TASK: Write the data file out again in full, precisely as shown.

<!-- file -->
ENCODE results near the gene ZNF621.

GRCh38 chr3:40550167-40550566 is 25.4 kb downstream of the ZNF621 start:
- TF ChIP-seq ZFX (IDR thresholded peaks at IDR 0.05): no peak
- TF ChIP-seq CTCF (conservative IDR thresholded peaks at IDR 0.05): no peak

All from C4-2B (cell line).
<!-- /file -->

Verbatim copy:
ENCODE results near the gene ZNF621.

GRCh38 chr3:40550167-40550566 is 25.4 kb downstream of the ZNF621 start:
- TF ChIP-seq ZFX (IDR thresholded peaks at IDR 0.05): no peak
- TF ChIP-seq CTCF (conservative IDR thresholded peaks at IDR 0.05): no peak

All from C4-2B (cell line).